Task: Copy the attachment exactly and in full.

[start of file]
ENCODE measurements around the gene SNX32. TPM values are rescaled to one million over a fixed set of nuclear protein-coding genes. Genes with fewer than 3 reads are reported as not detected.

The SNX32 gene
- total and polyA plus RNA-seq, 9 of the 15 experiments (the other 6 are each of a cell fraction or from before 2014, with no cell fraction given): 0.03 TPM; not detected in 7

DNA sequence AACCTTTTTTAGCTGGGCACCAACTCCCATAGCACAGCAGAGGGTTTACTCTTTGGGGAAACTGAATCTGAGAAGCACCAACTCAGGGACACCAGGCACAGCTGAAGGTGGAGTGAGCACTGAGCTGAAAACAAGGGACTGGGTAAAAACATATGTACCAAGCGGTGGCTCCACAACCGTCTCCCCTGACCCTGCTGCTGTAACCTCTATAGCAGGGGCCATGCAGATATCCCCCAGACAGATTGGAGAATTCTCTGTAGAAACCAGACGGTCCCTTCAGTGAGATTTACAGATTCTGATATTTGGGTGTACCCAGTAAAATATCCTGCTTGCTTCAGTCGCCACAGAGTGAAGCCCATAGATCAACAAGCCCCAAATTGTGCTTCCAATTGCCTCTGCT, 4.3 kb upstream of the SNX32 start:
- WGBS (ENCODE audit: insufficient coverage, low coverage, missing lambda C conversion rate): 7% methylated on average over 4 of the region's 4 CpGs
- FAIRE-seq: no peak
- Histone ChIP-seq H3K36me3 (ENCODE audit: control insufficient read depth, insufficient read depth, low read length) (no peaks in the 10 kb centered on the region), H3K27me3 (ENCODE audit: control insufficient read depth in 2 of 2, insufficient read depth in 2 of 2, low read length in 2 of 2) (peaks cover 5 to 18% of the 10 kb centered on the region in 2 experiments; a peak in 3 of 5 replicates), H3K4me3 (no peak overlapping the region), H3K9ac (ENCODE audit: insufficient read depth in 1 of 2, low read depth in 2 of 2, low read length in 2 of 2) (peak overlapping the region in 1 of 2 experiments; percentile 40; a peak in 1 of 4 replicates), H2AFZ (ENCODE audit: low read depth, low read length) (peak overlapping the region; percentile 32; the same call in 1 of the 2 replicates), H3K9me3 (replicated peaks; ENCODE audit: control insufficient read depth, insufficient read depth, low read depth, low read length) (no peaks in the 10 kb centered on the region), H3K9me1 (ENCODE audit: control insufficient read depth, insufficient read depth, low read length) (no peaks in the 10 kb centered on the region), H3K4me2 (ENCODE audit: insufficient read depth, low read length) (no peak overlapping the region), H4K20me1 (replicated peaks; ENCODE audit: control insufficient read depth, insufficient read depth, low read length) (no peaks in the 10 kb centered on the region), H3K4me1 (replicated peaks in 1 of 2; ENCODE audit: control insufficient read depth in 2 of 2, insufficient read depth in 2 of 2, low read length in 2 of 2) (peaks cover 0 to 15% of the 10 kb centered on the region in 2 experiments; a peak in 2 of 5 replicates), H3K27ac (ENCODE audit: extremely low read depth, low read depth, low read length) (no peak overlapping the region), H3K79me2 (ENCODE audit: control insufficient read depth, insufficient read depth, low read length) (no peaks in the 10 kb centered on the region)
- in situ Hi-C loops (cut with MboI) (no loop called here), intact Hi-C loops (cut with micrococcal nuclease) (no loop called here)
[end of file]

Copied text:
ENCODE measurements around the gene SNX32. TPM values are rescaled to one million over a fixed set of nuclear protein-coding genes. Genes with fewer than 3 reads are reported as not detected.

The SNX32 gene
- total and polyA plus RNA-seq, 9 of the 15 experiments (the other 6 are each of a cell fraction or from before 2014, with no cell fraction given): 0.03 TPM; not detected in 7

DNA sequence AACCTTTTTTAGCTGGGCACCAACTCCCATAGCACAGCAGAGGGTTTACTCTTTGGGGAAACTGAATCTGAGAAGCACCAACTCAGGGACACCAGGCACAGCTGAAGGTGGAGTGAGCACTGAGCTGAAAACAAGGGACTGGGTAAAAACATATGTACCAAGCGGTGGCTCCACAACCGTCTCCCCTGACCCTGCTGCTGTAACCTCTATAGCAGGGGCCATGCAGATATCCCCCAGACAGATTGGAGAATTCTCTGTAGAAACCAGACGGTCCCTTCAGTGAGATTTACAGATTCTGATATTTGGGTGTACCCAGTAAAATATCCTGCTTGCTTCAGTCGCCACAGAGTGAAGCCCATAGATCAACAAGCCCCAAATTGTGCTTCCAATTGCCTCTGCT, 4.3 kb upstream of the SNX32 start:
- WGBS (ENCODE audit: insufficient coverage, low coverage, missing lambda C conversion rate): 7% methylated on average over 4 of the region's 4 CpGs
- FAIRE-seq: no peak
- Histone ChIP-seq H3K36me3 (ENCODE audit: control insufficient read depth, insufficient read depth, low read length) (no peaks in the 10 kb centered on the region), H3K27me3 (ENCODE audit: control insufficient read depth in 2 of 2, insufficient read depth in 2 of 2, low read length in 2 of 2) (peaks cover 5 to 18% of the 10 kb centered on the region in 2 experiments; a peak in 3 of 5 replicates), H3K4me3 (no peak overlapping the region), H3K9ac (ENCODE audit: insufficient read depth in 1 of 2, low read depth in 2 of 2, low read length in 2 of 2) (peak overlapping the region in 1 of 2 experiments; percentile 40; a peak in 1 of 4 replicates), H2AFZ (ENCODE audit: low read depth, low read length) (peak overlapping the region; percentile 32; the same call in 1 of the 2 replicates), H3K9me3 (replicated peaks; ENCODE audit: control insufficient read depth, insufficient read depth, low read depth, low read length) (no peaks in the 10 kb centered on the region), H3K9me1 (ENCODE audit: control insufficient read depth, insufficient read depth, low read length) (no peaks in the 10 kb centered on the region), H3K4me2 (ENCODE audit: insufficient read depth, low read length) (no peak overlapping the region), H4K20me1 (replicated peaks; ENCODE audit: control insufficient read depth, insufficient read depth, low read length) (no peaks in the 10 kb centered on the region), H3K4me1 (replicated peaks in 1 of 2; ENCODE audit: control insufficient read depth in 2 of 2, insufficient read depth in 2 of 2, low read length in 2 of 2) (peaks cover 0 to 15% of the 10 kb centered on the region in 2 experiments; a peak in 2 of 5 replicates), H3K27ac (ENCODE audit: extremely low read depth, low read depth, low read length) (no peak overlapping the region), H3K79me2 (ENCODE audit: control insufficient read depth, insufficient read depth, low read length) (no peaks in the 10 kb centered on the region)
- in situ Hi-C loops (cut with MboI) (no loop called here), intact Hi-C loops (cut with micrococcal nuclease) (no loop called here)